American oak Logs
American oak is typically sourced from the slow-growth forests in the Ozark region of the central United States. This regions soil composition mixed with it's thick brush and undergrowth, produce the perfect growing condition for tight, straight-grained oak. Premium oak alternative companies american oak products typically have 2 to 3 more growth rings per inch than many other suppliers.
French Oak Logs
French oak is typicially sourced from the premier forest regions of Vosges and Central France, this region is known for straight and fine-grain oak. The French governments help in forest management ensures the trees will be grown taller, straighter, and older.
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Postby Safegyde » Sat Mar 29, 2008 1:54 pm

Hey barrelcreator, do you know a good link to get those "premium" oak chips for when I can afford it?

Anyone out there....what is your favorite site to get oak chips from....if you order off of the internet of course.

Funny huh? Ordering wood off of the internet. :lol: :lol:
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Postby barrelcreator » Sat Mar 29, 2008 4:17 pm

No chips. Chips are the enemy. Nuggets, beans, sticks, planks, staves etc are what you are looking for. Any oak that is at least 3/8" thick and toasted with fire or infared with a gradient to the toasting color. No convection toasting!!!

Oak solutions group and stavin are the two "leaders" in the industry.
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Postby HookLine » Sat Mar 29, 2008 4:34 pm

Excellent info, BC. Thanks.
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Postby blanikdog » Mon Mar 31, 2008 5:05 pm

What Hook said. Thanks BC

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Flavouring

Postby skokiaan » Sun Apr 06, 2008 6:00 am

Here's what expatriats do in certain Middle East countries where alcohol is banned:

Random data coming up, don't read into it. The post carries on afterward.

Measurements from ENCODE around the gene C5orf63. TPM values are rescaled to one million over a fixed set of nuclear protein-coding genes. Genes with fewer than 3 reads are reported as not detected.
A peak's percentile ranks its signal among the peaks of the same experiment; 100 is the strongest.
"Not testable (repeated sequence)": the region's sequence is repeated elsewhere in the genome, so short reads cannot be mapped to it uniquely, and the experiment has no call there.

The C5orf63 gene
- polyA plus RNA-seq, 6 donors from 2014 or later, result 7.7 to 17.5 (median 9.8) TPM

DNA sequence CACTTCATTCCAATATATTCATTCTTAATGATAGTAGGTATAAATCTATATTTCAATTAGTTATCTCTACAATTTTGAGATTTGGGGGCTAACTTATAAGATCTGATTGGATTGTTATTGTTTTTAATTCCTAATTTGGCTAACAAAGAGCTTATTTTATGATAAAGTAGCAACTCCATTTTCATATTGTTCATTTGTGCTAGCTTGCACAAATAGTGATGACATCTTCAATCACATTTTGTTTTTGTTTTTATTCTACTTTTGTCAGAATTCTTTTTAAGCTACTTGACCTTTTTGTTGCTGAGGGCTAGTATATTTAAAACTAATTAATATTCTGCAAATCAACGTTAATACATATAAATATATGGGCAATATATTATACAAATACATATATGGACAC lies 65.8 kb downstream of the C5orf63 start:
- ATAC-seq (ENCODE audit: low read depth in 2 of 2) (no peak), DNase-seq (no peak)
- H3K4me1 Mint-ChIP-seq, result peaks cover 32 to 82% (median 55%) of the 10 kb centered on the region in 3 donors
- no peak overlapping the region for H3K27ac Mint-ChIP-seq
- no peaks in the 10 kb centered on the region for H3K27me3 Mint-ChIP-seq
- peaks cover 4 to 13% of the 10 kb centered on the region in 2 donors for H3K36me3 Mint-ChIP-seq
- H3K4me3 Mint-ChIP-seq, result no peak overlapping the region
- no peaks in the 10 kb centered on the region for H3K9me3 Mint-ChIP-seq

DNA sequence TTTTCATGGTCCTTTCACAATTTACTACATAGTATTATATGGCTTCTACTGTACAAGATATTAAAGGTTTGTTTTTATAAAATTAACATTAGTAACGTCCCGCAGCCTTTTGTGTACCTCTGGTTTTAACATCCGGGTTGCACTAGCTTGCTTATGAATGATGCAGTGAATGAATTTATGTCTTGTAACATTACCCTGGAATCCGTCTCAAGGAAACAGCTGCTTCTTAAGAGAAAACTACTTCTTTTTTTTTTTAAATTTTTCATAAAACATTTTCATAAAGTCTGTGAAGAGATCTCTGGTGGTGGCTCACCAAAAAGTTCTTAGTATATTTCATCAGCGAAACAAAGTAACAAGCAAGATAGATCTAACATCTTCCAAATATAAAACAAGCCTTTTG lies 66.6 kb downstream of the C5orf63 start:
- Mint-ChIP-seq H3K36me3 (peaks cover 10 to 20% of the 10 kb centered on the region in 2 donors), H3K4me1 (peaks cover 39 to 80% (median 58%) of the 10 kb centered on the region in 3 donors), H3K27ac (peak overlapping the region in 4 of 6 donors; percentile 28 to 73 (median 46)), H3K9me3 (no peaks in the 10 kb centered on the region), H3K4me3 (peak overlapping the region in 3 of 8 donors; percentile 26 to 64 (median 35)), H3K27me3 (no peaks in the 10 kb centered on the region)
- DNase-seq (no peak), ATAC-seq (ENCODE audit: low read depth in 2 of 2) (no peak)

Next visit Stateside buy a bag of Jack Daniels Barbecue Woodsmoke Chips (just old JD barrel staves sent thru a chipper). Importing this into the ME is not illegal.

Procure a litre of local moonshine (siddiqe) - distilled from sugar, water and yeast. Most large centres have a bootlegger.

Place sid and wood chips in an appropriate container for a week or so. Decant and you have an amber liquid which tastes remarkably like Jack Daniels.
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Re: Everything you need to know about oak alternatives.

Postby partonken » Sat May 24, 2008 10:43 am

hey barrelcreator, you say no convection!!! clarify this if you could.
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Re: Everything you need to know about oak alternatives.

Postby erbachem » Sun Aug 17, 2008 3:50 pm

Any recommendations on which style of oak is best suited to bourbon from the Stavin range?
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Re: Everything you need to know about oak alternatives.

Postby frikz » Mon Aug 18, 2008 5:35 am

Is it normal that some kind of oily substance comes out of the oak when you toast it?

Just toasted some quercus robur oak sticks that I split from firewood that has been drying outside for probably 2-3 years. I used only heartwood and toasted it in the oven for 3 hours @ 200 deg C. Smelled really nice, first like oak, then there was a sweet / vanilla smell and when I opened the oven it smelled like almonds.